Member
👍117

Every time I see EOS I think of John Oliver

sschechter
Member
👍53
sschechter

big tuna – Block One, the company which built EOS said when John Oliver’s people called them up about their story, they had no interest in learning about the tech and only wanted to further their comedic angle. Do your own research

big tuna
Guest
big tuna

There are 3 sides to every a story. But Brock Pierce is who the management of EOS selected to represent them. Good management decision? Cant unring that bell. Maybe BlockOne should have done a little of their own research.

jazzman777
Guest
jazzman777

what is the symbol for EOS?

coffee
Member
👍6
coffee
jcropper
Irregular
👍10

Take over and try to explain to the others i completed college before there was the first computer

hess100
Member
👍0
hess100

thanks sschechter, nice of you giving precious informations on EOS generously!!

Hugh R.
Guest
Hugh R.

The reality is JPM or any large institution can hire someone to create their own block chain system specific to their needs. That has always been my issue with the crypto types pushing one version of it over another. A very large institution or group of institutions can create their own currency and actually have some form of control over it.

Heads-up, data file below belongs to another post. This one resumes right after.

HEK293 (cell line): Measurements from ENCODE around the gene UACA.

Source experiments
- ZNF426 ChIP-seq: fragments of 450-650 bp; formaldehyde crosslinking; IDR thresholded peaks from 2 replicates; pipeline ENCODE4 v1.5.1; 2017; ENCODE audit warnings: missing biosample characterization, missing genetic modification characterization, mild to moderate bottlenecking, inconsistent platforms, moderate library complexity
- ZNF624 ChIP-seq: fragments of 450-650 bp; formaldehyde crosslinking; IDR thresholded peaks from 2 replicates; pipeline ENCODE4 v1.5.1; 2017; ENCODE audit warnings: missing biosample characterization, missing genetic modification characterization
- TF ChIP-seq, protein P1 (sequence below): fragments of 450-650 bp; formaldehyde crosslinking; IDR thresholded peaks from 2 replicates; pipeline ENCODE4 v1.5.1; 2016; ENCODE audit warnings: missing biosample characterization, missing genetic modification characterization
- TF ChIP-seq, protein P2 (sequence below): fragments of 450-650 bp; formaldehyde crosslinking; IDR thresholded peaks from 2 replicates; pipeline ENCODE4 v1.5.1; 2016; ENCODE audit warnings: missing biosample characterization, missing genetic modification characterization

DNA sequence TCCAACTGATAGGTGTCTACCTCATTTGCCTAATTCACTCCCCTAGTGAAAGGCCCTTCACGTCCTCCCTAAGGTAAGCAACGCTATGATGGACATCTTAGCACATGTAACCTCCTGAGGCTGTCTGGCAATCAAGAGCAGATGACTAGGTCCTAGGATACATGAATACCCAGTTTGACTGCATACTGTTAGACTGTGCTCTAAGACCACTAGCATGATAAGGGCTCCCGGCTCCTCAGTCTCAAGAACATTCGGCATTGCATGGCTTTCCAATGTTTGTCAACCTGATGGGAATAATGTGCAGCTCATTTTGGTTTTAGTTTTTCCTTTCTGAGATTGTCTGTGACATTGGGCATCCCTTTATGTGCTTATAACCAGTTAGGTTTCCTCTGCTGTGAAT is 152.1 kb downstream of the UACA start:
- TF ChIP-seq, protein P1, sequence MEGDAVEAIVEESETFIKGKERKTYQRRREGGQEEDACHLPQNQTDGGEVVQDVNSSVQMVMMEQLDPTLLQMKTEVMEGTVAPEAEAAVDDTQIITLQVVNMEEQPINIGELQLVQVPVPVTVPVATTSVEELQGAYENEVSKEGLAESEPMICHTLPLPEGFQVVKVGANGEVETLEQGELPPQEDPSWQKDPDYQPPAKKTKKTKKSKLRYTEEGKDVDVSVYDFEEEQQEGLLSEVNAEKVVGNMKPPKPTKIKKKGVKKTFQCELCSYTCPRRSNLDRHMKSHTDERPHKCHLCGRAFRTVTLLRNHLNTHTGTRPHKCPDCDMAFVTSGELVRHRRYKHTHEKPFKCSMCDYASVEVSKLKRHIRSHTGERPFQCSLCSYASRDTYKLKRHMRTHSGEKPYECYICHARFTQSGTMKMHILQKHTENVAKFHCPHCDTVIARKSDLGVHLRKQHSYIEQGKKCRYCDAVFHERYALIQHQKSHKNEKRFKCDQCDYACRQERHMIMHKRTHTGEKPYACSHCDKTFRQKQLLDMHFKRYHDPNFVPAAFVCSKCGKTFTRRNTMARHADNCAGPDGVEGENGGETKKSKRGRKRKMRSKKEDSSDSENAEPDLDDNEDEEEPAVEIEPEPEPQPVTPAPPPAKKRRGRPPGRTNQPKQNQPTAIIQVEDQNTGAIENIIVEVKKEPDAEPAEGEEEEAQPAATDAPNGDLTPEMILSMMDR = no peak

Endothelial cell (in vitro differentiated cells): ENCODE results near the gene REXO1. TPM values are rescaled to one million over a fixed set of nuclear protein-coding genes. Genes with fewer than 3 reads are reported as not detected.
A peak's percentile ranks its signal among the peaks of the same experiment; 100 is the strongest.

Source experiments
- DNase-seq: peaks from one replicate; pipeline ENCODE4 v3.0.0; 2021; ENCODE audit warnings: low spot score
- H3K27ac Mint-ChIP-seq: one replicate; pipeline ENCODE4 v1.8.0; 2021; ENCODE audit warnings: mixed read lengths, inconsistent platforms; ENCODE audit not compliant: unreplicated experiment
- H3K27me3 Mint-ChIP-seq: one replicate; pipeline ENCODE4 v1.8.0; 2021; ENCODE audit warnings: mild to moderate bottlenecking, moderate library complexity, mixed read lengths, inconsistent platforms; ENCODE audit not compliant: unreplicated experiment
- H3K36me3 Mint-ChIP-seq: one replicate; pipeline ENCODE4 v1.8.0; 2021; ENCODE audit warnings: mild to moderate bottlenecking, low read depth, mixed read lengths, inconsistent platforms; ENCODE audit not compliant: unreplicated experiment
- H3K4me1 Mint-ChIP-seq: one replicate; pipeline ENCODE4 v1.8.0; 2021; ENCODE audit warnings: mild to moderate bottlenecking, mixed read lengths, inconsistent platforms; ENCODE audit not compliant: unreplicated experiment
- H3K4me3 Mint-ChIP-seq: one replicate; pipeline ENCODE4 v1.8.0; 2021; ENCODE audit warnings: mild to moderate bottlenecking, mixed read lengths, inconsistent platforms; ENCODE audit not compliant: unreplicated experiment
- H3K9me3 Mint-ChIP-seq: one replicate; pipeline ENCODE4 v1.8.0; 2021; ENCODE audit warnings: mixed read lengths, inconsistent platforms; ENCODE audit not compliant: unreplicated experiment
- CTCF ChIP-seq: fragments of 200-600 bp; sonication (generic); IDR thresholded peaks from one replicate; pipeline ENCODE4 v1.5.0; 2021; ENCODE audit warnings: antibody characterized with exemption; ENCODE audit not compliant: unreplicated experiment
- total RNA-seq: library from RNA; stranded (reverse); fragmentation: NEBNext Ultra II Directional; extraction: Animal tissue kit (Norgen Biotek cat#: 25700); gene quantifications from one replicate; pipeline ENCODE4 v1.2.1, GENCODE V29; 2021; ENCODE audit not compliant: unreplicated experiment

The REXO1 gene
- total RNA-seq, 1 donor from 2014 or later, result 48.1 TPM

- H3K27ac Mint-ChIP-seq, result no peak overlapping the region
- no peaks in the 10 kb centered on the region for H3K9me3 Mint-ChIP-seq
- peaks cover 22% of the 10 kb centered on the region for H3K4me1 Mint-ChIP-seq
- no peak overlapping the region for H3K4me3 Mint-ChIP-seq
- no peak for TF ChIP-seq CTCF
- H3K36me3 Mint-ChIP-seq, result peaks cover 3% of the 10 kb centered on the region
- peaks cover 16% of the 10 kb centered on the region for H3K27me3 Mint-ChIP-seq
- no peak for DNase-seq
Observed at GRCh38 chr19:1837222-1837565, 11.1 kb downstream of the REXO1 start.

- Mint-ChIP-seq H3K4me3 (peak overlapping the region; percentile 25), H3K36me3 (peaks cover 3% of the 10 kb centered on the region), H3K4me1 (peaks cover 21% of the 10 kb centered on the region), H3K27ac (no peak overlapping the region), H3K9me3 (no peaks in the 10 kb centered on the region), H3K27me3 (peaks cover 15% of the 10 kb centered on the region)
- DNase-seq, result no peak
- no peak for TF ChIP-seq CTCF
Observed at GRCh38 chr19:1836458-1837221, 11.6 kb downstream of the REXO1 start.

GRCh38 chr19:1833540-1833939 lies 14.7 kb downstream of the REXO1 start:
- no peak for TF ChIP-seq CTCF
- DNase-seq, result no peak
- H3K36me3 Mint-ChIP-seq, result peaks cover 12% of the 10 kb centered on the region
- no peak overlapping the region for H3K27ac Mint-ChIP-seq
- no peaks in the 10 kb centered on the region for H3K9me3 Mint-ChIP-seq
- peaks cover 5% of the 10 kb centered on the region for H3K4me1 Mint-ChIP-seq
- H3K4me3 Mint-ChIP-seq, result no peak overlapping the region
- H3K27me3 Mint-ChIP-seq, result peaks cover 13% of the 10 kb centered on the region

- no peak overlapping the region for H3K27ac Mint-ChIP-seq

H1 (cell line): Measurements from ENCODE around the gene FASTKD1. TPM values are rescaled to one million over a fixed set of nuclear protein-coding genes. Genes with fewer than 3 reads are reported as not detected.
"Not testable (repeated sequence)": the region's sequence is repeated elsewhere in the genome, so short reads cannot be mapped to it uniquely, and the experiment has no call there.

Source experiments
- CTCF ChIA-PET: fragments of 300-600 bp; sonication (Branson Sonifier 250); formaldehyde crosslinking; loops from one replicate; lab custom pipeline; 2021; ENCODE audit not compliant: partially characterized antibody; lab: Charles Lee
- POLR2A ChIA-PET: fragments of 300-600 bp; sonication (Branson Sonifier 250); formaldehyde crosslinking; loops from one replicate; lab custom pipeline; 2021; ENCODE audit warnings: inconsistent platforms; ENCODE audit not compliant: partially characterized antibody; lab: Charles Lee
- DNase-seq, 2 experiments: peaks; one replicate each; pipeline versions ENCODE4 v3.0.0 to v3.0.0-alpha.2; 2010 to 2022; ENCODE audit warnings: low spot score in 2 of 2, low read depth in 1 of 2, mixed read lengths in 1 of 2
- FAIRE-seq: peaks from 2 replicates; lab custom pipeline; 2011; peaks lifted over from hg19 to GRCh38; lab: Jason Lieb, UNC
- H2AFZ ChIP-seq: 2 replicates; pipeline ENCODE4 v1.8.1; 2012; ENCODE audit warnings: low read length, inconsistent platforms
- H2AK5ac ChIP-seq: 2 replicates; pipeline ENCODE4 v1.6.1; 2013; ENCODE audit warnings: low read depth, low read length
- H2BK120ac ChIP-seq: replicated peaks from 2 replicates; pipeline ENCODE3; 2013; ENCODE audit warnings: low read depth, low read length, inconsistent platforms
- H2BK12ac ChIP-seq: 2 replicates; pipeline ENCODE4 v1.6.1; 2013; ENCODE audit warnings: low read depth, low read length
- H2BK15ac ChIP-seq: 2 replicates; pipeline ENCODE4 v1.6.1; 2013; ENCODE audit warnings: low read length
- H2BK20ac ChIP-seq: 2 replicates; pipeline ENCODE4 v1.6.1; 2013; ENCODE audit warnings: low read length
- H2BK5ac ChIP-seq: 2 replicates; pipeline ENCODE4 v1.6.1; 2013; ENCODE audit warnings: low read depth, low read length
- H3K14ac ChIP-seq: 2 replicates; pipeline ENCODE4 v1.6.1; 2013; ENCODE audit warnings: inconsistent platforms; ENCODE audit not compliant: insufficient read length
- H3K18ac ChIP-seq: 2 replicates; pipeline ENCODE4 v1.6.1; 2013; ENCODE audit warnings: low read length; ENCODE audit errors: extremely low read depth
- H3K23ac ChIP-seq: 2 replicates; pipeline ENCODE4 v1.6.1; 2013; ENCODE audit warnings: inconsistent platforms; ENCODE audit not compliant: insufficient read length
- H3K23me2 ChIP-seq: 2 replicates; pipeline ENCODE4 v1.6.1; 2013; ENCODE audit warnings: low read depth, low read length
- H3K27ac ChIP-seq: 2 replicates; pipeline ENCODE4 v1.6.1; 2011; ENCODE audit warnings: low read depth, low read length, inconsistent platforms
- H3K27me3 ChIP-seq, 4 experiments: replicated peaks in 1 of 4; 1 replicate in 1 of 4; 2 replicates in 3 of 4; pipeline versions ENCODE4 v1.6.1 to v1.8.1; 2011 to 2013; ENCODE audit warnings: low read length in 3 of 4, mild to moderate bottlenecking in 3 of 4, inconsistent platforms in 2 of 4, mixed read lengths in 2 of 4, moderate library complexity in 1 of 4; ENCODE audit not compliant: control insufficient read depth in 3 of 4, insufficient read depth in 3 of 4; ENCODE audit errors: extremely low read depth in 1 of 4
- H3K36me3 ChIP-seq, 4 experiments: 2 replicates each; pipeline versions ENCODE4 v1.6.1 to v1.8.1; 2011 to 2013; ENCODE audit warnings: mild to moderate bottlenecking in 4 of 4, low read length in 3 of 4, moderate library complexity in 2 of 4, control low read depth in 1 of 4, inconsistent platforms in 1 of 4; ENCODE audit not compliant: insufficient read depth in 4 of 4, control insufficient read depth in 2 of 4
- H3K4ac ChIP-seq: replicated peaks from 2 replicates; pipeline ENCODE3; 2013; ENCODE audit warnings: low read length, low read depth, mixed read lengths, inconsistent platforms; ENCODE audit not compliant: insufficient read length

coanbie
Guest
coanbie

Community is an important factor for crypto, bank could enter this via its e-money

bud reveley
Guest
bud reveley

I would run from any of Frank C’s recommendations.

Robert Schrecengost
Guest
Robert Schrecengost

My guess Ripple (XRP) Not sure of any connection to JPM but they do have several banks on board for cross border funds transfers that are already being handled with ripple. Coincidentally XRP mined coins are mostly held by banking institutions if you can believe the sector chatter

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vivian
Guest

dear Travis
the price of the new bitcoin mag is $1,5000? what’s that in real money? 15,000? 1500? makes a difference. if someone is charging 15 grand we are in a new era of crypto chutzpah

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coanbie
Guest
coanbie

ripple for sure

portland6
Member
👍16

Travis, would you be referring to JP Morgan whose leader, “Jamie Dimon infamously called BTC a fraud” last year… all the while his own people in JPM have been involved in blockchain / crypto-currency research (including BTC) for years or were you referring to another JP Morgan